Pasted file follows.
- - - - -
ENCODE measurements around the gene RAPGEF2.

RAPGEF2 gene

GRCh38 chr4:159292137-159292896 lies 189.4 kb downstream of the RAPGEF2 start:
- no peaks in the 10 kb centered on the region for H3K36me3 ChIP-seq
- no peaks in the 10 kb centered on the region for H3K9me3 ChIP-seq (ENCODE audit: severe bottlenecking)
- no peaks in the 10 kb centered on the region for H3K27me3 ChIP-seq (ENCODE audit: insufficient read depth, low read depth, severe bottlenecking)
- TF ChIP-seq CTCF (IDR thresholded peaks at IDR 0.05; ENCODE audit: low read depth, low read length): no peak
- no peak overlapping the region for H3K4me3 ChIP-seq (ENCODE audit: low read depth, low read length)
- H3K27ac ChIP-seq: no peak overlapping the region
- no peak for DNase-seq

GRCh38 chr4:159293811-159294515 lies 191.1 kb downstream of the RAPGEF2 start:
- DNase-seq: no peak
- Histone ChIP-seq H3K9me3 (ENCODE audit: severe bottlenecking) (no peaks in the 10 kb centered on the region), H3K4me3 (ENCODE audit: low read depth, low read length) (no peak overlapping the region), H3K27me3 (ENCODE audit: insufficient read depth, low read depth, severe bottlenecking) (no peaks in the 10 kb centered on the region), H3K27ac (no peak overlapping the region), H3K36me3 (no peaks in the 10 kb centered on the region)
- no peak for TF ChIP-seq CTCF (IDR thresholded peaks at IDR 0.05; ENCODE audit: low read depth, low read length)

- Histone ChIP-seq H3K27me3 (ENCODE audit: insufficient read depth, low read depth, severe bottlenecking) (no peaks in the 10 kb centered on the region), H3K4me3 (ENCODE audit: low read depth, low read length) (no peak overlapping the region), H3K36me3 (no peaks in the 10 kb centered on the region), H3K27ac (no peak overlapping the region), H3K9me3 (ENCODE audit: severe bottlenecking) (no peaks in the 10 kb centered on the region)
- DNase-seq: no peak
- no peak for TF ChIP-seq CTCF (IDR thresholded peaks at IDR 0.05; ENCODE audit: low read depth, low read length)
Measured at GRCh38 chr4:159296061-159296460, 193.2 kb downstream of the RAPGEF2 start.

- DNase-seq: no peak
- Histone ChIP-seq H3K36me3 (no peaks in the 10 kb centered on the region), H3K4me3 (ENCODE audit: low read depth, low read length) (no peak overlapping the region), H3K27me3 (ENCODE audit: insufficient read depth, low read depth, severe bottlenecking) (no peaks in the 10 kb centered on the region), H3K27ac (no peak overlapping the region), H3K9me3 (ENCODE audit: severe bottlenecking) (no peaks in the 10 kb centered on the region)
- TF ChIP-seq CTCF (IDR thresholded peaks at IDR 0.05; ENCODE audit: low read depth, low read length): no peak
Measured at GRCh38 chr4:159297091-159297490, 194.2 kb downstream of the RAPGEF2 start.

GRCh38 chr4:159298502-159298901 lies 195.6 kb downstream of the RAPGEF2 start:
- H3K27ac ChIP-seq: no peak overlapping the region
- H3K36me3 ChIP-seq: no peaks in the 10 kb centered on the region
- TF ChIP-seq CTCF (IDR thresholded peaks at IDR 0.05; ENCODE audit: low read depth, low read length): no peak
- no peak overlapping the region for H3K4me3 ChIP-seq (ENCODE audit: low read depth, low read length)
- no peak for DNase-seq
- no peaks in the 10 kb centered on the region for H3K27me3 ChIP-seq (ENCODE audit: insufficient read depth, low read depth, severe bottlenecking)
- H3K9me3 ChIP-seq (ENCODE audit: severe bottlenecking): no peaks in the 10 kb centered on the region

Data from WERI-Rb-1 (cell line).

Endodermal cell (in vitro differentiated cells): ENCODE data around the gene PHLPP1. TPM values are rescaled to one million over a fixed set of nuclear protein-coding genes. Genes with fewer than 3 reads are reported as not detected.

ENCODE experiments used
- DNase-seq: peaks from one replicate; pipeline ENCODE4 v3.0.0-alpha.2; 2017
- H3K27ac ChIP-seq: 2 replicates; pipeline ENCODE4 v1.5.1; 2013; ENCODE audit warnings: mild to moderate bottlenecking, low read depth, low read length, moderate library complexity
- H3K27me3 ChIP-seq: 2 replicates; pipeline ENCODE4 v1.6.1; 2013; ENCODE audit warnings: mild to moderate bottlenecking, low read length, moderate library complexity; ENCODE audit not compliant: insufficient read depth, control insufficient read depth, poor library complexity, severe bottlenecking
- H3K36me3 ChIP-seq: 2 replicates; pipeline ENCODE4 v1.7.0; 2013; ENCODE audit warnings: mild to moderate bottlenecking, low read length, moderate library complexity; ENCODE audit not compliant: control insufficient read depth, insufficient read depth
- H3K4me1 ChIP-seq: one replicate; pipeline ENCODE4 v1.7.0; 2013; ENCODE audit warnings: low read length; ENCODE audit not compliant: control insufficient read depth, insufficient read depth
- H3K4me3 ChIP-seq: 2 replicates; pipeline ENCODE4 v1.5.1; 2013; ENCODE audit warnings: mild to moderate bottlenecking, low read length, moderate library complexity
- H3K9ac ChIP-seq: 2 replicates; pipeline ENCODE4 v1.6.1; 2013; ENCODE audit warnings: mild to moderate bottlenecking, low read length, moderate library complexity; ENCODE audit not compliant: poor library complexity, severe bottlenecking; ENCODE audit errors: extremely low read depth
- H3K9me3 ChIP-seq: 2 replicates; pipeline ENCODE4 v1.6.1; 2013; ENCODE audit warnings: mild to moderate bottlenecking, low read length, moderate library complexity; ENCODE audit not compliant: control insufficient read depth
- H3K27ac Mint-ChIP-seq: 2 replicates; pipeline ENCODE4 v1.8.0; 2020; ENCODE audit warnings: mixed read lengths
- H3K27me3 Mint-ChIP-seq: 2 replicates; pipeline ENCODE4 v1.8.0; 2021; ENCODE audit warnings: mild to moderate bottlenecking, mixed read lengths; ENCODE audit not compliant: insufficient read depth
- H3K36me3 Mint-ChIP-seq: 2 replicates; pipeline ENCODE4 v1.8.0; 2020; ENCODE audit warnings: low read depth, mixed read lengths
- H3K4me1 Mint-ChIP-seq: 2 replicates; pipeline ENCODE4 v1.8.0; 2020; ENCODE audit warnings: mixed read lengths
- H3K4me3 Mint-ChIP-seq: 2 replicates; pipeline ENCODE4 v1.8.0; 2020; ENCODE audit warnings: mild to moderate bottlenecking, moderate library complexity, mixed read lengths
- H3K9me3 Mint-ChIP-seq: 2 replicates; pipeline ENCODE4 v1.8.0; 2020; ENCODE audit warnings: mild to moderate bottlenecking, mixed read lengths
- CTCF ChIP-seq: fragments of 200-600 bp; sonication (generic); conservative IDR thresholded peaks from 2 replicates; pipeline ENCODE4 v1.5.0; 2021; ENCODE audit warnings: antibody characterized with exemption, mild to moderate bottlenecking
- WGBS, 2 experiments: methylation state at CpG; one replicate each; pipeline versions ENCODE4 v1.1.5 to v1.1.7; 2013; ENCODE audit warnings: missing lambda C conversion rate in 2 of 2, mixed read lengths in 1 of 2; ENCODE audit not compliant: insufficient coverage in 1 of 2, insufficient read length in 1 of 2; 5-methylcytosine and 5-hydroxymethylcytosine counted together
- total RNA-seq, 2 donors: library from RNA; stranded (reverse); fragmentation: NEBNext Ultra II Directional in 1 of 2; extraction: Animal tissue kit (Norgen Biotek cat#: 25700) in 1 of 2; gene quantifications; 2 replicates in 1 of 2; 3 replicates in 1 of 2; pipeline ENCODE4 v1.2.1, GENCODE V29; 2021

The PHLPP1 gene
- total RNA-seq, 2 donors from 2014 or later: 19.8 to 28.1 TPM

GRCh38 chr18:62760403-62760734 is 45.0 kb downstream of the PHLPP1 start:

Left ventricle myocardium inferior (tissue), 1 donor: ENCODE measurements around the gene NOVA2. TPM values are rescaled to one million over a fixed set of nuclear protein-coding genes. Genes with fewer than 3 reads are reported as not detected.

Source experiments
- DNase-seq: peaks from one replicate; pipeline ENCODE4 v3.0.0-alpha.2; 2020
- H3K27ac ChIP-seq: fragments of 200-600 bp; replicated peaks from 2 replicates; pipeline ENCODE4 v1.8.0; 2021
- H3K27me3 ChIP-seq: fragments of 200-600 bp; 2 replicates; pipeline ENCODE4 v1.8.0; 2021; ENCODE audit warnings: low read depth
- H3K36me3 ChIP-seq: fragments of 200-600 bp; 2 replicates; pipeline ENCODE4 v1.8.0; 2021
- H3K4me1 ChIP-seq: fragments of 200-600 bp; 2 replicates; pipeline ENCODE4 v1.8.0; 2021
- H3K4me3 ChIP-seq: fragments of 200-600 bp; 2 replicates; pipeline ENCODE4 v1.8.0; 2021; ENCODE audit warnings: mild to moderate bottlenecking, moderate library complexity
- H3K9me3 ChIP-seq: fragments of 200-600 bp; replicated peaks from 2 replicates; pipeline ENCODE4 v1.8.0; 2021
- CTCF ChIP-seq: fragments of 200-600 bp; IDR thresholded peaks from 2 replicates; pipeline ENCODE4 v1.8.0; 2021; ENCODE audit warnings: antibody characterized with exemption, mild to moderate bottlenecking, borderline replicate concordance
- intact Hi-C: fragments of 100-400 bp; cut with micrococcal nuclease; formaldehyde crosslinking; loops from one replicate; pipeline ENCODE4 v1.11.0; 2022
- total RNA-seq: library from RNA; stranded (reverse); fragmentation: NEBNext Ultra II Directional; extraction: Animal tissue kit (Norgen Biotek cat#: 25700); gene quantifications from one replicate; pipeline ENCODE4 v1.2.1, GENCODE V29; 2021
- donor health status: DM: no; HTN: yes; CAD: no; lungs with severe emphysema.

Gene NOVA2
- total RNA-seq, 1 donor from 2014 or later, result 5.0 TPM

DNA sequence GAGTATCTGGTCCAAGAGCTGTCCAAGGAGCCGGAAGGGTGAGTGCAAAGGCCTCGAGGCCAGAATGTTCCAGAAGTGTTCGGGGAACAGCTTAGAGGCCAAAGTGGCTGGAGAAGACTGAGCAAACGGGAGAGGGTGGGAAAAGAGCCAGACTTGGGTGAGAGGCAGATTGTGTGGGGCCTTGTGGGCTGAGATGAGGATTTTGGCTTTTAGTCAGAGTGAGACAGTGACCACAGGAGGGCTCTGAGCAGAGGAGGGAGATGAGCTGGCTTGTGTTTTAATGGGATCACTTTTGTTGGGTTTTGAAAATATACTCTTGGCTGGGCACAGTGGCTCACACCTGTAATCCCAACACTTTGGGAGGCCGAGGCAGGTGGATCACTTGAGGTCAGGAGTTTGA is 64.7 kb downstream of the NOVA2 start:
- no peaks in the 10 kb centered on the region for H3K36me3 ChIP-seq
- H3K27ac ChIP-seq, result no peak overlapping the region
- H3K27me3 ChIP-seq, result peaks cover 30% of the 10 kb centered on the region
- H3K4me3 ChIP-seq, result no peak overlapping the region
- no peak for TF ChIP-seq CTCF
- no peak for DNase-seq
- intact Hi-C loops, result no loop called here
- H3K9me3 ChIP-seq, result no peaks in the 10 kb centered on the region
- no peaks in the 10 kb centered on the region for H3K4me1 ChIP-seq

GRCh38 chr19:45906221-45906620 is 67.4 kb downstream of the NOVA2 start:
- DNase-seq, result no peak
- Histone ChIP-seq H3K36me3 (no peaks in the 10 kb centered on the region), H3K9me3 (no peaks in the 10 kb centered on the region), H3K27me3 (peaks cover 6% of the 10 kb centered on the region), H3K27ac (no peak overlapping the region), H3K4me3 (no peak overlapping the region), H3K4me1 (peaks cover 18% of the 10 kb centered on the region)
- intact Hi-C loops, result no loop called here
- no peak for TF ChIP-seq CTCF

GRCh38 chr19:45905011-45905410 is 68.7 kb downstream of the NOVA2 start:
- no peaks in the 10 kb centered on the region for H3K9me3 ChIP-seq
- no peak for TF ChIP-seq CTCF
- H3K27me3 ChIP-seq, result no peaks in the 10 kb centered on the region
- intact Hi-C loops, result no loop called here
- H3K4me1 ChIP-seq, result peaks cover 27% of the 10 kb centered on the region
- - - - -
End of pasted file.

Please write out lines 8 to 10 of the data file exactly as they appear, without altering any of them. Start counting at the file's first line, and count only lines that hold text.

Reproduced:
- no peak overlapping the region for H3K4me3 ChIP-seq (ENCODE audit: low read depth, low read length)
- H3K27ac ChIP-seq: no peak overlapping the region
- no peak for DNase-seq